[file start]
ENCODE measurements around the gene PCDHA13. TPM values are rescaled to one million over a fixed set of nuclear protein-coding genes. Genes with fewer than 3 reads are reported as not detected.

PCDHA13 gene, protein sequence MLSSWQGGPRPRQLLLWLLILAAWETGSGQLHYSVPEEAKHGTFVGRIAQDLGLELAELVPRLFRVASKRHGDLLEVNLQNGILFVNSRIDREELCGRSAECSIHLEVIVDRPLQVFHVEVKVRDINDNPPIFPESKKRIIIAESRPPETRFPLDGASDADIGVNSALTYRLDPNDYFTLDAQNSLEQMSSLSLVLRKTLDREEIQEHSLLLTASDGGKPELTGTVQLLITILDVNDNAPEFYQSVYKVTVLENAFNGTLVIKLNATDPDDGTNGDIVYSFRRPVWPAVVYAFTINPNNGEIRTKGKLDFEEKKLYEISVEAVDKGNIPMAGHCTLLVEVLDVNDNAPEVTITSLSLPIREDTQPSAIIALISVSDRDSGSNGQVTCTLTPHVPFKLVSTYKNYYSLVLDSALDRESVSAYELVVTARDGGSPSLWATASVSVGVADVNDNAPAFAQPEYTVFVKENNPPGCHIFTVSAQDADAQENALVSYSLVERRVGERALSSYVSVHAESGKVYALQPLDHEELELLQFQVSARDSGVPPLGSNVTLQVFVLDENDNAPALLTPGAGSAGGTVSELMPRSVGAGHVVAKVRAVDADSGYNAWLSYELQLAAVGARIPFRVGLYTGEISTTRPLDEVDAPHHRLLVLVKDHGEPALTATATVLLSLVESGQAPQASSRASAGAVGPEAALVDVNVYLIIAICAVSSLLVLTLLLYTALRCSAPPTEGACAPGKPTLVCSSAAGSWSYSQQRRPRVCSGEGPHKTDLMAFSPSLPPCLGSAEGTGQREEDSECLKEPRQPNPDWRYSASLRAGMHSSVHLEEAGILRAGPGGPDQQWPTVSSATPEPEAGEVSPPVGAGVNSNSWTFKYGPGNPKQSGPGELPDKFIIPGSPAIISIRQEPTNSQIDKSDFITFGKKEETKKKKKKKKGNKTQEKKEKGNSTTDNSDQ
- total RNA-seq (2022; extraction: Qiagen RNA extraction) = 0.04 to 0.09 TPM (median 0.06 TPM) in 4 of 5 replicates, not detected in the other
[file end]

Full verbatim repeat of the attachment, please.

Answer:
ENCODE measurements around the gene PCDHA13. TPM values are rescaled to one million over a fixed set of nuclear protein-coding genes. Genes with fewer than 3 reads are reported as not detected.

PCDHA13 gene, protein sequence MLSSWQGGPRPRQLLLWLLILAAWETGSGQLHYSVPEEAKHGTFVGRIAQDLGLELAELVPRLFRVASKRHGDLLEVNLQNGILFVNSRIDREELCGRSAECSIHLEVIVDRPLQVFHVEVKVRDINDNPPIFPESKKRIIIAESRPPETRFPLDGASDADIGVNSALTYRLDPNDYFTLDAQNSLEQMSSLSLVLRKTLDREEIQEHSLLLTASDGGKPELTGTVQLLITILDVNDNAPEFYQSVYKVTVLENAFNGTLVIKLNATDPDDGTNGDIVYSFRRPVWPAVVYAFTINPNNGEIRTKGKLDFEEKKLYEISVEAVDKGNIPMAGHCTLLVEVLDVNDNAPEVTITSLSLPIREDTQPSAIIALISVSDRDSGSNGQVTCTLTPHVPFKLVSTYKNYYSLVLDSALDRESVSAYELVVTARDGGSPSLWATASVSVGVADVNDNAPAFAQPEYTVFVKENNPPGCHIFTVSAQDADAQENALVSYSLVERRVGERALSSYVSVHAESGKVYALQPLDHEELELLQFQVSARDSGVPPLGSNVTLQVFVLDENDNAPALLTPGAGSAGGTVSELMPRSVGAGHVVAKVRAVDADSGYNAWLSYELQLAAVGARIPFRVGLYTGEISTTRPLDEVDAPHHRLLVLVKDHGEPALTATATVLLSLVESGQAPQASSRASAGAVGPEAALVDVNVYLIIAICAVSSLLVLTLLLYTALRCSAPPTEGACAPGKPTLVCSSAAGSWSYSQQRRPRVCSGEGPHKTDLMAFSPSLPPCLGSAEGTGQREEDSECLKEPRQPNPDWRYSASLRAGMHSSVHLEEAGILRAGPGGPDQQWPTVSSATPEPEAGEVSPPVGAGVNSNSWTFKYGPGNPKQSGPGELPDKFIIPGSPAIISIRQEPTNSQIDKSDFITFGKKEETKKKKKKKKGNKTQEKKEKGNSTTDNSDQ
- total RNA-seq (2022; extraction: Qiagen RNA extraction) = 0.04 to 0.09 TPM (median 0.06 TPM) in 4 of 5 replicates, not detected in the other